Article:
• Maintenance of safety standards, not meeting the quality requirement and resultant damages if any, claims and impact on revenue.
    • Some of the examples in this regard include frequent non availability of power from generating stations, problems of distribution including low voltage, non-availability of berths in docks resulting in demurrages, non-availability of one/two lanes an expressway due to poor road quality and subsequent repairs.

    Based on the specific characteristics of the concerned infrastructure projects, Acuité evaluates the risks associated with operations, the impact on revenue generation and debt servicing capabilities.

    Counterparty Risk:

    A key risk to be noted in an infrastructure project is the credit quality of the counterparty. A strong counterparty like NHAI or Government of India will significantly mitigate counterpartyrisk inherent in a project. However, in the event of a relatively weaker counterparty - for instance aState Electricity Distribution Company (Discom)- the counterparty risk is significantly elevated due to higher possibility of delays/defaults in payments or legal issues. A strong counterparty to a project increases the ability to raise funds at favourable pricing.   

    Risk arising out of Force Majeure Condition:

    Force Majeure conditions arise due to earthquakes, fire, damages during construction/operations which can have an adverse impact on the project. Acuité ascertains whether adequate insurance cover exists to cover such unforeseen losses. Besides, emphasis is also laid on the provisions in the legal agreement on termination of the contract between the sponsor and the purchaser and compensation for the same. 

    Credit Enhancement Assessment:

    Generally, the lenders to Infrastructure Projects stipulate covenants such as guarantees from promoter entities enjoying high investment grade rating and/or maintenance of adequatesafeguards by way of DSRA (Debt Service Reserve Account), Escrow Account etc. In such cases Acuité may adequately factor in the credit enhancement while considering the rating.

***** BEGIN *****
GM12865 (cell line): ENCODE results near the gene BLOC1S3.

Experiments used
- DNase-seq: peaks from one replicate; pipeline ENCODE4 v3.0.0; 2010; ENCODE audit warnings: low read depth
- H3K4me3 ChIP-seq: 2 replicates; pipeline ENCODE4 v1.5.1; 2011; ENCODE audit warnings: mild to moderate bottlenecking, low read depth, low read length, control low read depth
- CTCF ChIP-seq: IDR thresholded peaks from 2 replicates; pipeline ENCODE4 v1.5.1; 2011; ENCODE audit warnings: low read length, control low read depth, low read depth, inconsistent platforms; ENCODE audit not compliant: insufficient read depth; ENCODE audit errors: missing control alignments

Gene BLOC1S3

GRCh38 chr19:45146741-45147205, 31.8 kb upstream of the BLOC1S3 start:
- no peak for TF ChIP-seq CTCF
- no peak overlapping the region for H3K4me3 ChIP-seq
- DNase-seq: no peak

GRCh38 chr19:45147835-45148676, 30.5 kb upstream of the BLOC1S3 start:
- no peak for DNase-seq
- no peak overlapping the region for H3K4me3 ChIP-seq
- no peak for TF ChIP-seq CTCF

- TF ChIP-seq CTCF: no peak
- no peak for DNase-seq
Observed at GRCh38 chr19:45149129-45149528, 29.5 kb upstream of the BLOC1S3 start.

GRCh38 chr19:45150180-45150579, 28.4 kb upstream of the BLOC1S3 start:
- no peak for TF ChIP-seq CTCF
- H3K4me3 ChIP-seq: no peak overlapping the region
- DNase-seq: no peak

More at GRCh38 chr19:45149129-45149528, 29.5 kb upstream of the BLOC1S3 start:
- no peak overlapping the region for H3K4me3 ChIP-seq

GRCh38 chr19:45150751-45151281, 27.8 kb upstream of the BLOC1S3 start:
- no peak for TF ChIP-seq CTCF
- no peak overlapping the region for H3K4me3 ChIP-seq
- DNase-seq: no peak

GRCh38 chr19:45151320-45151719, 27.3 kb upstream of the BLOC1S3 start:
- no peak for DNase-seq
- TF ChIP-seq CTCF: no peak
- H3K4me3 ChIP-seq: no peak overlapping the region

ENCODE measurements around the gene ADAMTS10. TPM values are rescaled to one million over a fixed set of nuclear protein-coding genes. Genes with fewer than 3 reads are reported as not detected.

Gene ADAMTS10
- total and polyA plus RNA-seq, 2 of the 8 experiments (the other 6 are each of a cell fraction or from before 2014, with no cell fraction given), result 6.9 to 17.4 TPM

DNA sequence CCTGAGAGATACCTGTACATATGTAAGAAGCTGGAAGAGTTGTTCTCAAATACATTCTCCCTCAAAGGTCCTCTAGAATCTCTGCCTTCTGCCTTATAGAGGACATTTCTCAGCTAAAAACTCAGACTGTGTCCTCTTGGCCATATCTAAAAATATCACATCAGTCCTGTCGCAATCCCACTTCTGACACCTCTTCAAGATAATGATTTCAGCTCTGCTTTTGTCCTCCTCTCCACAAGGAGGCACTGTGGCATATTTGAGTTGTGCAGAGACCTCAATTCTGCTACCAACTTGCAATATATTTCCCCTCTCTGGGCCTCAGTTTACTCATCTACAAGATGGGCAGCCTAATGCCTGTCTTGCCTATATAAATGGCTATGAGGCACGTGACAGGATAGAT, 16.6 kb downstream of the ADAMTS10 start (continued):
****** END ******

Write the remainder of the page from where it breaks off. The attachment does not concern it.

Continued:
The financial risk analysis of an infra project takes into account the following factors:

    • Reasonability of the assumptions underlying the  cash flow  projection
    • The base case cash generation capacity of the project and its adequacy to meet the debt obligations.The debt coverage metrics such as interest coverage, debt service coverage ratio, ratio of net cash accruals to total debt are also evaluated. In case of infra projects involving foreign currency debt, risks such as currency movements, hedging etc. are considered.

    A sensitivity of the debt coverage metrics is carried out to assess the debt servicing ability under various conditions of stress. The financial risk analysis of infrastructure projects focusses more on the cash generation potential and promoter's support in case of need.


    The factors considered include:

    • Track record of management with banks/financial institutions/capital markets. Relationships with banks/institutions from a future fundraising perspective
    • Experience and track record of management with regard to implementation and successful operation of similar projects
    • Stated/Implied stance of management on commitment to the project
    • In case of more than one promoter, Acuité will examine the likelihood of ongoing financial support from each. In case of private equity investors, the expectations on exit and its impact on the project will be examined
    • The ability to anticipate, withstand and manage challenges arising during the implementation of the infra project with long gestation and operating periods for repayments.